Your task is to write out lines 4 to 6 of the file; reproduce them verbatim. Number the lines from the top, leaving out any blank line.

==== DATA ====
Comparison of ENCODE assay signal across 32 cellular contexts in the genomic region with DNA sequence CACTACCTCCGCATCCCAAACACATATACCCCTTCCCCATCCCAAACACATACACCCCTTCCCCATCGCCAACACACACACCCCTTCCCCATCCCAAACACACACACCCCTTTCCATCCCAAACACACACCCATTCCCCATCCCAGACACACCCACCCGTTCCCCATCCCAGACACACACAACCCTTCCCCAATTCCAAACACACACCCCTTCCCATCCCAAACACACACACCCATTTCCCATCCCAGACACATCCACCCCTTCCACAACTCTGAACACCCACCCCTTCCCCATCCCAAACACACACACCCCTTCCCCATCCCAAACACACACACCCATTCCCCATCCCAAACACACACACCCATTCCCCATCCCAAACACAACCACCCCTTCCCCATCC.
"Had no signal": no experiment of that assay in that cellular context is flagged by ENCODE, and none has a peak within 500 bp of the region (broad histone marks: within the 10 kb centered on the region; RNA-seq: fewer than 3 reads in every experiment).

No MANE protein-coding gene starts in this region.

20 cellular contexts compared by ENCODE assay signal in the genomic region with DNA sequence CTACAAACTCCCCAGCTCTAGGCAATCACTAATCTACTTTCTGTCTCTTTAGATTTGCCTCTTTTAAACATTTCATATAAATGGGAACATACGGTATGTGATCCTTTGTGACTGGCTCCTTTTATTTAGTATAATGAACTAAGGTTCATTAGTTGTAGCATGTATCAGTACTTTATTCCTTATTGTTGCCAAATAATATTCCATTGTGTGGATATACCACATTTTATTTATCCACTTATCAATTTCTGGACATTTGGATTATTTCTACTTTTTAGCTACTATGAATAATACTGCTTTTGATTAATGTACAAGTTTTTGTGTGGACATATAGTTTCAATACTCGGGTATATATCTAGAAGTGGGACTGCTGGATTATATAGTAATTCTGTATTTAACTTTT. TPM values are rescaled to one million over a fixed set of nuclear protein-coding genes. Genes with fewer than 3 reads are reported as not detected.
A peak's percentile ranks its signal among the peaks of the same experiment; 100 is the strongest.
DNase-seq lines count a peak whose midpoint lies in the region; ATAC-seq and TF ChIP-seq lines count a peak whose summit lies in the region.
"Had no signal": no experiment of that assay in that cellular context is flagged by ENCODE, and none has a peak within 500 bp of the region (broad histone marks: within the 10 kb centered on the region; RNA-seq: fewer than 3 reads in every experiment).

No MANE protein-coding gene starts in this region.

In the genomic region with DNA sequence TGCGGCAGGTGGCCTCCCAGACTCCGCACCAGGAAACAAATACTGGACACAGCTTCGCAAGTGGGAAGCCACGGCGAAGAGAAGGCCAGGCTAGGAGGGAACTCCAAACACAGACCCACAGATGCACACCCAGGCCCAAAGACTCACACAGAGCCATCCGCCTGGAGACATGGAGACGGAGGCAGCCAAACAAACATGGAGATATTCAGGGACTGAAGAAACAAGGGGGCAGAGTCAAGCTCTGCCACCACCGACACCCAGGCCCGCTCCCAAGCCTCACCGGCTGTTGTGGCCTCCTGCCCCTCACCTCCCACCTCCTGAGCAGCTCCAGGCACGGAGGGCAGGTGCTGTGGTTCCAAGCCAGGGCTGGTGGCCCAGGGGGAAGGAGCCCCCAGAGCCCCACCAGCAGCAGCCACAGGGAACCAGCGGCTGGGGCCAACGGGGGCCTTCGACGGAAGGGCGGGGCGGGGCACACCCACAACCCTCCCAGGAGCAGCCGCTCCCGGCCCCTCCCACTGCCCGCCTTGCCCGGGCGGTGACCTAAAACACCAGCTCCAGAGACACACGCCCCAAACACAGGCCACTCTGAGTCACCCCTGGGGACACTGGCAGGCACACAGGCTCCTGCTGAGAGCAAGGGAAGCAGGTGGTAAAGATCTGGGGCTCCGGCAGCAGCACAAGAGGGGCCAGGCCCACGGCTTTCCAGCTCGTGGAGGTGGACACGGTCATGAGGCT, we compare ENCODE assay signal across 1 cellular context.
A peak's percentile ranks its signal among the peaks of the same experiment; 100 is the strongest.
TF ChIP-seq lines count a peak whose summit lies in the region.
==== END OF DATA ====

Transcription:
20 cellular contexts compared by ENCODE assay signal in the genomic region with DNA sequence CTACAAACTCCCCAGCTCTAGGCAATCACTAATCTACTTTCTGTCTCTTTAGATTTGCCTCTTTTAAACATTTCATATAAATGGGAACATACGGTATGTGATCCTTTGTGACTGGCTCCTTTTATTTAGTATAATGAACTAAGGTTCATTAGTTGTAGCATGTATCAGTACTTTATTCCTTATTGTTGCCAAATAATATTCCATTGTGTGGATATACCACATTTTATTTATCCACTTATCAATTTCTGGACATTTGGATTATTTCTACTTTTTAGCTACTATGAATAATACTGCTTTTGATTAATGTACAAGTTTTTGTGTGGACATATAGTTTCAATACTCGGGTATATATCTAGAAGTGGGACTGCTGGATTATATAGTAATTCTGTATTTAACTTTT. TPM values are rescaled to one million over a fixed set of nuclear protein-coding genes. Genes with fewer than 3 reads are reported as not detected.
A peak's percentile ranks its signal among the peaks of the same experiment; 100 is the strongest.
DNase-seq lines count a peak whose midpoint lies in the region; ATAC-seq and TF ChIP-seq lines count a peak whose summit lies in the region.